Ziki Questi

Agreed with Hitomi and Ghostly. And Arcadia's excellent point, "Rebranding is what you do after you've spilled millions of gallons of black sticky poison into the Gulf of Mexico." As Hitomi says, throw out the entire first column, as they're visitors, not residents or users. That's like including people who simply walk into a store and browse around as if they were key consumers of the brand.

A brand is much more than a name: it reflects the entire user experience. I think what Rodvik has been trying to recapture or reignite is the brand promise represented by the tagline "Your World. Your Imagination." What Second LIfe is missing these days is more brand awareness than anything -- I would venture to guess (although I haven't any statistics) that most people don't even know SL exists, or that it still exists after the boom years. So I wouldn't say the brand is damaged -- I'd say it's not even in most people's consciousnesses. (I don't think I've ever used that word before!)

And Hamlet, you're using data that's TWO YEARS OLD?

Bryon Ruxton

RE: Are there different ways to interpret this user data?

Yes, there are two!

The first one is the above pointed out by Hitomi Tiponi. And secondly, your analysis is also flawed if you count alts, when assuming that 'unique' means 'avatars' and not 'users', which is likely the case.

For example, I have 2-4 alts which I log with for less than 2 hours/month, and/or perhaps one that reach the 4-50 hours/month level. That doesn't make me, as a user, in the low hour usage range...

With these two factors, you could argue that the graph, showing a possible reflection of alt usage and new users that never come back, can't be analysed in precises terms, and any such attempt would be completely flawed.

Drawing any conclusions from it, is therefore pointless and misleading.

Shug Maitland

I agree quite strongly with Byron, I am in world 40+ hours a week, but rarely with the same alt for that entire time. I have a couple of alts that are basicly tools and only come on for an hour or two at a time for testing.
It is also unclear how registered bots figure into those statistics. Models and greeters can be in world 24/7.
Your thesis is flawed because your data is too incomplete even for a good guess. I am sure LL has better data, but they are reticent to share.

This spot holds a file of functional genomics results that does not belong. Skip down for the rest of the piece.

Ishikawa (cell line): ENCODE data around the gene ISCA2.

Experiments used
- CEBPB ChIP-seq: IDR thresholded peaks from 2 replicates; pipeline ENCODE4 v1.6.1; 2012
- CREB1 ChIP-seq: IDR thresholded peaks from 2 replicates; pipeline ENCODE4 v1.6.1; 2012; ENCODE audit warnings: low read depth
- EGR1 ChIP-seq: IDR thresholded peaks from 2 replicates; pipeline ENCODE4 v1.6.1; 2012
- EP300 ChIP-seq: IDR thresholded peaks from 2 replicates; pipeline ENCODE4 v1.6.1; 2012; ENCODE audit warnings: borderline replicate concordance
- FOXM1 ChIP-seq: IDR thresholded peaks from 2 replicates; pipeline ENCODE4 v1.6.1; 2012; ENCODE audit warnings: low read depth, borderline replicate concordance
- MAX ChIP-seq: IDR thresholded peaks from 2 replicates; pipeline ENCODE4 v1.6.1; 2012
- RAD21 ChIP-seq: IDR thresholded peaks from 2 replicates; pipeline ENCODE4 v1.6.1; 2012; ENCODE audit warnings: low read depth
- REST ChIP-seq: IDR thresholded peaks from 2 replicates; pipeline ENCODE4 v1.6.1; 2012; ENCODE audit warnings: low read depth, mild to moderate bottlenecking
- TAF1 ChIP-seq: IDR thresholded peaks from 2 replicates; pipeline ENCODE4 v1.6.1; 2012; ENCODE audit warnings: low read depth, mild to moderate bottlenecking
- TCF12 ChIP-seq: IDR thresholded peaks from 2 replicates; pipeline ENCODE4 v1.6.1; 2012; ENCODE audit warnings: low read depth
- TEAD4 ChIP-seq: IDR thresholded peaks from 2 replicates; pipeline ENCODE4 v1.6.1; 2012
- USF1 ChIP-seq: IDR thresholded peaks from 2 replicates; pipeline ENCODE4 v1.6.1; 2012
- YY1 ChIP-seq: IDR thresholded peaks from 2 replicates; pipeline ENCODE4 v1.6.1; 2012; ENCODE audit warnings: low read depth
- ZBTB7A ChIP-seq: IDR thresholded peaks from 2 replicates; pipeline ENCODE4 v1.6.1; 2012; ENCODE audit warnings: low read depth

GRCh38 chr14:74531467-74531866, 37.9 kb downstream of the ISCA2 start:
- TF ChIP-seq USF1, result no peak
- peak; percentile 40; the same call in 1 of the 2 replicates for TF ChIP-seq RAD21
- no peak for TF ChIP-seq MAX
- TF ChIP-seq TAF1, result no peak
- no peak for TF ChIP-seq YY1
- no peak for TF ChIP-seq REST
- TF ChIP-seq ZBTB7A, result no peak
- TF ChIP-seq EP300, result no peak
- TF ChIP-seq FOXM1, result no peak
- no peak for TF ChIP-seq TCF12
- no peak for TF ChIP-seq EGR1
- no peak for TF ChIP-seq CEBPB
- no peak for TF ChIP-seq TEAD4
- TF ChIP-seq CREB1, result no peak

Inset name here

Granted "Second Life" is from a marketing pov a very stupid name, from the very beginning. Everyone in marketing will tell you NEVER to use a name that already implies 'second-rated', 'inferior', 'came in second place' etc.
But your line of argumentation is rather (sorry) childish. As 65% who buy an apple actually want a computer and not an apple, still 83% of people who buy an apple are happy with it as long as they don't try to eat it, while only 12% don't like white apples and yet buy them although 57% of those don't like the taste, but 72% would have rather bought a banana if it would be faster in performance.

Hamlet Au

"Approx 15000 new users trying SL every day - 95% of which don't last more than a few hours and never come back after a week."

Hitomi, those new user numbers aren't counted in this chart. These numbers are monthly unique *repeat* logins, or what M. Linden called MURLS. But even if you were to discount the 0-3 hour quadrant, the vast majority would still be in the low usage quadrant of 4-50 hours.

"And Hamlet, you're using data that's TWO YEARS OLD?"

As I said, the latest numbers show that user hours have decreased relative to the total userbase. So the trends remain the same. In fact, there are only about 50K more users in SL from end of 2010 from 2009... but total user hours have remained flat:

http://nwn.blogs.com/nwn/2011/01/2010-second-life-user-activity-flat.html

So there are slightly more users now... and in aggregate they're logging in even less. So while Linden hasn't released data this granular since 2009, the current activity patterns are almost certainly the same.

Hitomi Tiponi

'Hitomi, those new user numbers aren't counted in this chart. These numbers are monthly unique *repeat* logins, or what M. Linden called MURLS.'